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Title: Visions of order and apocalypse : text and image in thirteenth-century Vercelli
Author: Shurville, Jennifer
ISNI:       0000 0004 7966 188X
Awarding Body: University of Oxford
Current Institution: University of Oxford
Date of Award: 2018
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This thesis presents seven large thirteenth-century single and multiple piece roll manuscripts (the Rotoli figurati) held at the Archivio Capitolare of the cathedral of S. Eusebio in Vercelli. In the process of presenting these documents, and arguments for their dating and provenance in the city of Vercelli, I contend that they should be examined as a group because of their distinctive shared qualities, particularly their unusual format, and their communication of complex forms of knowledge through ordered systems of image and text. Understood broadly, the thematic content of most of these manuscripts relates to the ordered representation of knowledge and the shape of salvific history including the (imminent) Apocalypse. Further motifs emerge which concern the role of the Church within this ordered universe. In two of the manuscripts, Rotoli figurati 4 and 7, these themes converge in the thought and works of monastic exegete Joachim of Fiore (d. 1202). The diagram of Rotoli figurati 4 (Ecclesia) is known from one other version, but with significant differences relating to its incorporation of Joachim's thought. Rotoli figurati 7 contains five new testimonies of Joachim's work, including two diagrammatic figures. I argue that the layout of texts in this manuscript represents an early and accurate visual transmission of Joachim's works. To critically engage with their function, these documents are historicized in an examination of the active religious and intellectual centres in Vercelli, 1150‒1300, a city marked by its political significance to both papacy and empire. Furthermore, I expand the significance of the Rotoli figurati by contextualising them within known complex visualisations of knowledge in medieval visual culture. While some of the Rotoli figurati can be compared to other sources, others demonstrate an innovative use of the diagrammatic mode. Considered together, their shared motifs directly reflect their use and function in the cathedral chapter of S. Eusebio, with its dynamic intellectual community and strong links to the papacy. In this thesis I argue for the significance of complex images as a means of communicating innovative theological thought and papal ideology in the period 1185‒1307, reflected in the distinctive composition of the Rotoli figurati.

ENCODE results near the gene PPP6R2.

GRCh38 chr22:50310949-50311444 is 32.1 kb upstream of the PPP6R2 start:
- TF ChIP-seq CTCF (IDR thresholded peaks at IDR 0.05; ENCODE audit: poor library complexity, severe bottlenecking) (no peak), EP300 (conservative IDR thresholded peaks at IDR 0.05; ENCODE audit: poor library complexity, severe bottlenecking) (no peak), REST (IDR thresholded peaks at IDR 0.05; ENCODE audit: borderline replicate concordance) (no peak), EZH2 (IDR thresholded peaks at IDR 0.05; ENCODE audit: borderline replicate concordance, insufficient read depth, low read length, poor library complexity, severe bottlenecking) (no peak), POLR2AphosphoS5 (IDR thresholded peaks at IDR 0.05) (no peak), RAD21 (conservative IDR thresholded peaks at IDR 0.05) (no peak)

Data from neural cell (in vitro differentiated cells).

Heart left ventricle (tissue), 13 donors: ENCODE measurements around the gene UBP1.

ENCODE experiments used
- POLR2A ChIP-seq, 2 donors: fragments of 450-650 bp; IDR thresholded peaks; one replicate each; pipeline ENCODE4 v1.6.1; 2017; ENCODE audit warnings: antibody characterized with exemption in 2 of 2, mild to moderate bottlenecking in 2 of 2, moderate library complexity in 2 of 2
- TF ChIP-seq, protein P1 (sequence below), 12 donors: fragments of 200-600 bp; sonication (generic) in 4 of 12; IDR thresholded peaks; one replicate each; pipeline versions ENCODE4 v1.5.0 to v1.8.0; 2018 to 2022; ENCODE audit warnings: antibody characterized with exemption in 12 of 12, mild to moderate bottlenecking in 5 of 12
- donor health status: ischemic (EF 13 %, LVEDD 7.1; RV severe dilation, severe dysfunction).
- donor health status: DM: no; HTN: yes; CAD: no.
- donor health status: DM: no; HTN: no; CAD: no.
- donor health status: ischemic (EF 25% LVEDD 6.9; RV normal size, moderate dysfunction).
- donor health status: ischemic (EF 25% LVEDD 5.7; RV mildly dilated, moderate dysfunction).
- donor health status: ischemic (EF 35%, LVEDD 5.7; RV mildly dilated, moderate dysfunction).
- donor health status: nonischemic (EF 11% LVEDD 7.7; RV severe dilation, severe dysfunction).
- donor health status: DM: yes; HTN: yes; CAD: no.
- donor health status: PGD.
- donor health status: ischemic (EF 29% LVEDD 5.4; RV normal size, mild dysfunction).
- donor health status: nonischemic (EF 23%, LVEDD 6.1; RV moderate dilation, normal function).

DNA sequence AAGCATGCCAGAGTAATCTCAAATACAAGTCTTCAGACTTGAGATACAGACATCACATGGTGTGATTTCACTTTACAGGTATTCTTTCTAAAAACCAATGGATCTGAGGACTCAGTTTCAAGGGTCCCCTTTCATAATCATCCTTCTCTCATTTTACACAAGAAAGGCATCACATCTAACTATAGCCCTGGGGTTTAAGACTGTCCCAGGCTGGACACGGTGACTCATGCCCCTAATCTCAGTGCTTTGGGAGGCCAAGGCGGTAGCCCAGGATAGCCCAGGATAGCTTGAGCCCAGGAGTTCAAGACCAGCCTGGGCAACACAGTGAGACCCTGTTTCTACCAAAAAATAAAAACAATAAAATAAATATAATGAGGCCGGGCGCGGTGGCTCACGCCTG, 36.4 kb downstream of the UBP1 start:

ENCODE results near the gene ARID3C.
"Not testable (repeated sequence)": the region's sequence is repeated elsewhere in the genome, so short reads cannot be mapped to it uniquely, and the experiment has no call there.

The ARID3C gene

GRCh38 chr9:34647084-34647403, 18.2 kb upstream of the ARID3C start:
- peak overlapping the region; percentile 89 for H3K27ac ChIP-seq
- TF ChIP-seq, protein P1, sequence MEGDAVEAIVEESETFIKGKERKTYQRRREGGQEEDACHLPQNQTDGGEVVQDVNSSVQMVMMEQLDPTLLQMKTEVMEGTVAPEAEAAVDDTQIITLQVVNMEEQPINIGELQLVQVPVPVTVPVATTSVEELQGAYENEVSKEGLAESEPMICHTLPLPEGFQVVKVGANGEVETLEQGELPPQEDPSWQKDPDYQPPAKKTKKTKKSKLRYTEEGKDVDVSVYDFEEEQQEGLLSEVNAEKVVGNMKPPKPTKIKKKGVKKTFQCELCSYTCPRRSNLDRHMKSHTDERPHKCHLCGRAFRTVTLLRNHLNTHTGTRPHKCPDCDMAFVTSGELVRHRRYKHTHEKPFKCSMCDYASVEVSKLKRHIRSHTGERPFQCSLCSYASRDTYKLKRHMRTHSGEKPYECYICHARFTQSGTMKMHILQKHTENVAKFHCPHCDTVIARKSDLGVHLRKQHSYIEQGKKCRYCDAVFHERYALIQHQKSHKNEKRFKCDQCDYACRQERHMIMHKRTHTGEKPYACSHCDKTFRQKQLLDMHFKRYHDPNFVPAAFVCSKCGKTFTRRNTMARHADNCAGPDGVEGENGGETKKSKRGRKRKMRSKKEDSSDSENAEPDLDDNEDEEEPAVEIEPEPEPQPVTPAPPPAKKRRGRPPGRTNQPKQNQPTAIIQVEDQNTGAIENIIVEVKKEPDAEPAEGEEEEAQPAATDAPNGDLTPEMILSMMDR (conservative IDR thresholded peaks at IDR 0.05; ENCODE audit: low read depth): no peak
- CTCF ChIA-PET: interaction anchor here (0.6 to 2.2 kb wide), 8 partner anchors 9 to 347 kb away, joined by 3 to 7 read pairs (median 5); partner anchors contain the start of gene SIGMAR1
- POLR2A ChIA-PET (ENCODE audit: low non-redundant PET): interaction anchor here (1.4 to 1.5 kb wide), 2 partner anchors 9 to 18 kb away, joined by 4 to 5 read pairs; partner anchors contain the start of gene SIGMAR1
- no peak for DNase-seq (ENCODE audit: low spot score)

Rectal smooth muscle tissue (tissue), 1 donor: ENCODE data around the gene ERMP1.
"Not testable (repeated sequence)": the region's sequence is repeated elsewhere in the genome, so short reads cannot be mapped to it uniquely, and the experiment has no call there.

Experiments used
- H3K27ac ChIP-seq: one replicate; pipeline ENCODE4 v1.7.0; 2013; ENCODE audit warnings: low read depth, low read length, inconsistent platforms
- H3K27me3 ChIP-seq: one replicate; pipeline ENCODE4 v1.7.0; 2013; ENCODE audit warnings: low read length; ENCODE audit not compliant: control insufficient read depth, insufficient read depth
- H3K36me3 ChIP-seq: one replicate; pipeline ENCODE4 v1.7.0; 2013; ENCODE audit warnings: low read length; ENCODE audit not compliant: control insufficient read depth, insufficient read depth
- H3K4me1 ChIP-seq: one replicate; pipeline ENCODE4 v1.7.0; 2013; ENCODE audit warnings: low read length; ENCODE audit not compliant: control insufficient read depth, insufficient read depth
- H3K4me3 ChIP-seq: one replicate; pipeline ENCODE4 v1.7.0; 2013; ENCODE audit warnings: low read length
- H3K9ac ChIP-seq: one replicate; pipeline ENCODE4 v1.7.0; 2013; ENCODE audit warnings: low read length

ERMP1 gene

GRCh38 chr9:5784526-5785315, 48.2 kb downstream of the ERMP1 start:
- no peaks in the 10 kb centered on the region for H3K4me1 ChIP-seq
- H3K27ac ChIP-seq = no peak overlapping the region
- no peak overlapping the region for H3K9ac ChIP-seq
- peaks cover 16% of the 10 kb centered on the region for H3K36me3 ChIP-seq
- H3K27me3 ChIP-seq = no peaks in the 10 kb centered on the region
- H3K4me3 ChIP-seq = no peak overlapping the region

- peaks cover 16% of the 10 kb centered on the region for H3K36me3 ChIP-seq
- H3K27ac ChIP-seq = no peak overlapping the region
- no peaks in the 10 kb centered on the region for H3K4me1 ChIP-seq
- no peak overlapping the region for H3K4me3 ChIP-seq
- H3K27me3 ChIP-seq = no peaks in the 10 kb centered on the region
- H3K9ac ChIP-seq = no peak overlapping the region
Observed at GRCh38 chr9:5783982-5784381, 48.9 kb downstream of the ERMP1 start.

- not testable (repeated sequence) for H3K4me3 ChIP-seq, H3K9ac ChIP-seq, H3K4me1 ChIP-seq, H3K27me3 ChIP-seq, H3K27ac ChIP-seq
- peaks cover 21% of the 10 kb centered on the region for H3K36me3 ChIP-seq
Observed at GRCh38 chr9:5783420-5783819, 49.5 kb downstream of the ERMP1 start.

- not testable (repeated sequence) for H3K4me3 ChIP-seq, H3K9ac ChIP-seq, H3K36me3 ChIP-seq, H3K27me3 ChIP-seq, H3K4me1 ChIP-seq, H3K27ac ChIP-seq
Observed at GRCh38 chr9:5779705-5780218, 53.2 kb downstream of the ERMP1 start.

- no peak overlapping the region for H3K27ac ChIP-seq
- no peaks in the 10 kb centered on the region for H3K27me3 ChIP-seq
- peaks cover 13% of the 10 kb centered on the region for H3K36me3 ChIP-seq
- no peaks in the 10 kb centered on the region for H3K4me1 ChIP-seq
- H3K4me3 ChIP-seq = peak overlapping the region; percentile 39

Supervisor: Rosser, Gervase ; Kauffmann, Martin Sponsor: Arts and Humanities Research Council
Qualification Name: Thesis (Ph.D.) Qualification Level: Doctoral
EThOS ID:  DOI: Not available
Keywords: Joachim of Fiore ; Apocalypticism ; History of Art ; Art, Medieval ; Manuscripts, Medieval--Italy--Vercelli ; Manuscripts, Latin (Medieval) ; visual communication ; Christian Art and Symbolism--Europe ; Medieval Manuscript Diagrams